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This Memorial Day, let’s recommit to putting country over party 🇺🇸

Three things to think about this May 25th

Ross Sherman
Press Director
May 25, 2023

You’re not imagining things — there is indeed a different name on the Three Things Thursday email this week. Ross Sherman here, I’m the new Unite America Press Director. I’ve been in the democracy reform space for the last two years with RepresentUs, and I’m excited to join this team and continue working in this movement to achieve reforms that put voters first and make our government work better.

Going forward, I’ll be the author of Three Things (with help from the great Alana Persson and the rest of the team). Please don’t hesitate to reach out and say hello. But enough about me, let’s get into your regularly-scheduled programming.

Memorial Day is this upcoming Monday. It’s a time to pause and reflect on the enormous sacrifice that our brave fellow patriots in uniform have made in service of our country and our democracy. We owe them not only our gratitude, but also our collective commitment to uphold freedom and democracy here at home. This Memorial Day, I hope you’ll join us in redoubling that commitment to set aside our differences and put country over party, just as millions of Americans have done while marching into battle.

In order to protect our democracy in 2023, we’re focused on fixing the gridlock and polarization that unfortunately has come to define our politics. That means tackling the Primary Problem by eliminating partisan primaries and allowing all voters to participate in the primary process. This is especially important to the veteran community, because nearly half of them identify as unaffiliated voters, and, as a result, are too often locked out of our political system. With over 80 percent of general elections for the U.S. House being noncompetitive, too many of their voices aren’t heard. Learn more about how veterans are playing a key role in this movement from our partners at Veterans for Political Innovation (VPI). Todd Connor and Eric Bronner, Navy veterans and co-founders of VPI, published an op-ed in the Anchorage Daily News detailing how “Alaska veterans can transform national politics.

1. How much progress has America made on election reform in recent years? Our updated State of Reform report has the answers.

We’ve just updated our State of Reform report for 2023, which tracks the progress of four political reforms: nonpartisan primaries (our North Star reform here at Unite America), ranked choice voting, vote at home, and independent commissions. It also grades each state on its progress toward implementing these key policies. All four political reforms have gained momentum in recent years, especially since the 2018 midterm elections. Since 2010, voters across the country have approved nearly 80 percent of ballot measures that advance one of the four reforms. Clearly, this is a movement that is gaining momentum.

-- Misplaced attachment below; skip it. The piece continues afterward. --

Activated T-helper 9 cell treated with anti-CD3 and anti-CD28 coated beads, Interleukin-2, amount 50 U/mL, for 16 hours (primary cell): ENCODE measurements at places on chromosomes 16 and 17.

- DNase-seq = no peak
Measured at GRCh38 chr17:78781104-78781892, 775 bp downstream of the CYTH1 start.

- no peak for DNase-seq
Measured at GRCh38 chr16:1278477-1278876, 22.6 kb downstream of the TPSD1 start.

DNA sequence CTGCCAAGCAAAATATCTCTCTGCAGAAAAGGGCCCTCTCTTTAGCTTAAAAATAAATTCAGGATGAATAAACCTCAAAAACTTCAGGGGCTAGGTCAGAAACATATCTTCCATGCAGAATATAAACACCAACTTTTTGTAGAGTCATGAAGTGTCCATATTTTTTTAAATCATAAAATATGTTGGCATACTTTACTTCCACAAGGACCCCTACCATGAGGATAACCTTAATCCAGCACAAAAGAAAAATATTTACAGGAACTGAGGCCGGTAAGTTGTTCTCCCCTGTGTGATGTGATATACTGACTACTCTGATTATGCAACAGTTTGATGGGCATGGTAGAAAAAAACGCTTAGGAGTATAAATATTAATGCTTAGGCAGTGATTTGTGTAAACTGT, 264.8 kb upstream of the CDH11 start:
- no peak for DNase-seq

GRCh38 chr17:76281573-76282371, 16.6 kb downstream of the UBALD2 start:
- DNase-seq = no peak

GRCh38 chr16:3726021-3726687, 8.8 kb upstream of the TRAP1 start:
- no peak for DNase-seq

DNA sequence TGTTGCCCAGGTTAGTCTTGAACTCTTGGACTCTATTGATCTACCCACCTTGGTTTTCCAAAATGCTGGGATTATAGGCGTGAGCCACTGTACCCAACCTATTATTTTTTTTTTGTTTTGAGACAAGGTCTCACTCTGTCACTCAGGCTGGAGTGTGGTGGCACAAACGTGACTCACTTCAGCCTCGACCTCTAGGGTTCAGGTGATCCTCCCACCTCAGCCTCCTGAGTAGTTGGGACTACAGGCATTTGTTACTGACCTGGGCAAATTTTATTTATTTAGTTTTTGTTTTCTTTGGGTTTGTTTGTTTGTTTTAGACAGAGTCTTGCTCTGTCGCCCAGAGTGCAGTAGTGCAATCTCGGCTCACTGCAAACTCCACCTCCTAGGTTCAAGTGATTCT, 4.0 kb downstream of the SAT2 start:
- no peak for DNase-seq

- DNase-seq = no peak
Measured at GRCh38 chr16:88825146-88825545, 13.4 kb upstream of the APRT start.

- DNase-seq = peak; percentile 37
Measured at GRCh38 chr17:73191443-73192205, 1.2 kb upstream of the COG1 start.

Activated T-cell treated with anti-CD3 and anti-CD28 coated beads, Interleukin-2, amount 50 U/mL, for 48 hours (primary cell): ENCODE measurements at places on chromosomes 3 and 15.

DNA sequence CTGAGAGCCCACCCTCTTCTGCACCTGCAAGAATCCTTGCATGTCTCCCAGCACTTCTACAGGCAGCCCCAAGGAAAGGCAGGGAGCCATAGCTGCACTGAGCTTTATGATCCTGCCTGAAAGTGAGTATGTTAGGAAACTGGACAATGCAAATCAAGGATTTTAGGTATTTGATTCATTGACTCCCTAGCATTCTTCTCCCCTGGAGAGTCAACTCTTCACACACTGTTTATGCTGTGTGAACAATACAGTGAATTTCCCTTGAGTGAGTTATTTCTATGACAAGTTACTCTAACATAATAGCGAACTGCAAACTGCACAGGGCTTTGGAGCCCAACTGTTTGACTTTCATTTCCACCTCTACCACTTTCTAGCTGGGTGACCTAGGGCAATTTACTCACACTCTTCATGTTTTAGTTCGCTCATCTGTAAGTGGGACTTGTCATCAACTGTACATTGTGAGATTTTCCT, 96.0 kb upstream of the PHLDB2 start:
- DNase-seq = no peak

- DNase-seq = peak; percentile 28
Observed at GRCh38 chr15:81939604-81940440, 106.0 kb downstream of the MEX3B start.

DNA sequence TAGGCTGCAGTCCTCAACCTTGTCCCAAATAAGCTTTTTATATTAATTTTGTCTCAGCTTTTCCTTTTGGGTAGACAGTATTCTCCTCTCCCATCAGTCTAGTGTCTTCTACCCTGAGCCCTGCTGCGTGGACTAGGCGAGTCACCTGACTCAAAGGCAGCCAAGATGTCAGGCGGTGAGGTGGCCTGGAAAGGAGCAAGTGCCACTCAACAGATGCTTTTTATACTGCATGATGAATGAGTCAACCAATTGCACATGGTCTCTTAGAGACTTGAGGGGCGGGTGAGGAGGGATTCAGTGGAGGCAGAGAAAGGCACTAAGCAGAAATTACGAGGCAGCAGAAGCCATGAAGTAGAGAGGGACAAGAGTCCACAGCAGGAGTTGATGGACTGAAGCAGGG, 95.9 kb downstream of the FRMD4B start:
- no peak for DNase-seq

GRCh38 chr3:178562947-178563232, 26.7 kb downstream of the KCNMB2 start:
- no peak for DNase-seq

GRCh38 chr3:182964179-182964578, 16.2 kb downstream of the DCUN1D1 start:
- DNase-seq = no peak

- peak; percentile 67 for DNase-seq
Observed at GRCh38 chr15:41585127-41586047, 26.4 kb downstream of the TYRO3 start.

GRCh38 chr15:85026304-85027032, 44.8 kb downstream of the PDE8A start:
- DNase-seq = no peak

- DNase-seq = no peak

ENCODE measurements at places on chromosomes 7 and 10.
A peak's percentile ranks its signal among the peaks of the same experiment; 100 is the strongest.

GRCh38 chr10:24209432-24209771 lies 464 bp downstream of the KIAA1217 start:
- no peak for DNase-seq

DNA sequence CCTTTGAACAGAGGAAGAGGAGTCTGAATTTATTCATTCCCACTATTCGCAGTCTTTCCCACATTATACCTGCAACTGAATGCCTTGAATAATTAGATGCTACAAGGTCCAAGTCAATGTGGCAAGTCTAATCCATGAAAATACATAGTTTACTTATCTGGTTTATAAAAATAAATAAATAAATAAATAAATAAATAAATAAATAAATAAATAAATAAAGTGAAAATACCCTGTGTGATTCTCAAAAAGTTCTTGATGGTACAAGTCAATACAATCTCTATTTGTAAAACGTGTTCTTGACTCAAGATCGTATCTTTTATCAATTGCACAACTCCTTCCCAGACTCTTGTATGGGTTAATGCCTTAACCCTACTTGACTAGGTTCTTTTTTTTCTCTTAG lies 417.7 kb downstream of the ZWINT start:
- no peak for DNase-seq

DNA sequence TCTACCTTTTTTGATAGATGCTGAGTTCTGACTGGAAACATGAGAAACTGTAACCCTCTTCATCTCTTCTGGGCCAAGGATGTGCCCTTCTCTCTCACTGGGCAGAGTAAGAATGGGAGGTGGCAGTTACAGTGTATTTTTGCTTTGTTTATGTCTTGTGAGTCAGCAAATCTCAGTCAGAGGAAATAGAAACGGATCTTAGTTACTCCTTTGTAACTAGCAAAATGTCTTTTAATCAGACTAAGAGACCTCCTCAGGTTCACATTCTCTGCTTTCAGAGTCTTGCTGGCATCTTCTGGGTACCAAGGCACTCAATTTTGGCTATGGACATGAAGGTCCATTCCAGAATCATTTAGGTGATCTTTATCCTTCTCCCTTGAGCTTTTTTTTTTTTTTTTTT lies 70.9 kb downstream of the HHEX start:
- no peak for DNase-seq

As more states begin holding elections under these new and improved systems, we’re starting to get compelling data that they deliver on their promise of putting voters first. See the map below for a clear picture of where election reforms have been implemented. ⬇️

You can check out other key findings from the 2023 State of Reform report in our Tweet thread.

2. A promising campaign for open primaries in South Dakota

Speaking of better election systems, South Dakota voters could have the opportunity to pass open primaries in 2024. Right now, nearly 150,000 South Dakota voters are barred from participating in primaries because they’re not affiliated with either major party. To fix that, South Dakota Open Primaries (SDOP) launched a petition drive last week to qualify a top-two open primary initiative for the 2024 ballot. Under this system, every South Dakota voter would be allowed to participate in the primary, and the top two vote-getters would advance to the general election.

What South Dakota is trying to do with top-two primaries isn’t some new untested idea. California and Washington already use a top-two system, and Louisiana has ditched party primaries altogether (see our Tweet thread if you’re interested in a deeper dive on the Pelican State). Our research shows that these kinds of systems give more voters the chance to cast meaningful votes and, moreover, they result in elected officials who are less extreme and who better represent their constituents. Stay tuned: We’ll have much more on the proven benefits of these reforms in the coming months as we continue to roll out our Solutions Series!

3. Setting the record straight on voter turnout in Alaska

Since Alaska’s historic top-four election in 2022, there have been a lot of claims from supporters and opponents alike about how the new system affected voter turnout. To help us understand what really happened, we dove into the numbers.

According to the latest research from Unite America and a report from our partners at the Bipartisan Policy Center, Alaska’s primary turnout increased in 2022 while its general election turnout stayed more or less the same. Why, you ask? Well, while it’s hard to give one definitive reason, the reform gave independent voters better access and better choices in the primary. Instead of having to choose which partisan primary to vote in, the 350,000 independent Alaska voters had the option to vote for all candidates and choose the one who most aligned with their values. The results speak for themselves: Another new report this week from Sightline Institute found that the Alaska reform helped level the playing field for independents, as they won more representation than ever before.

If you want more detail and analysis, read our latest blog!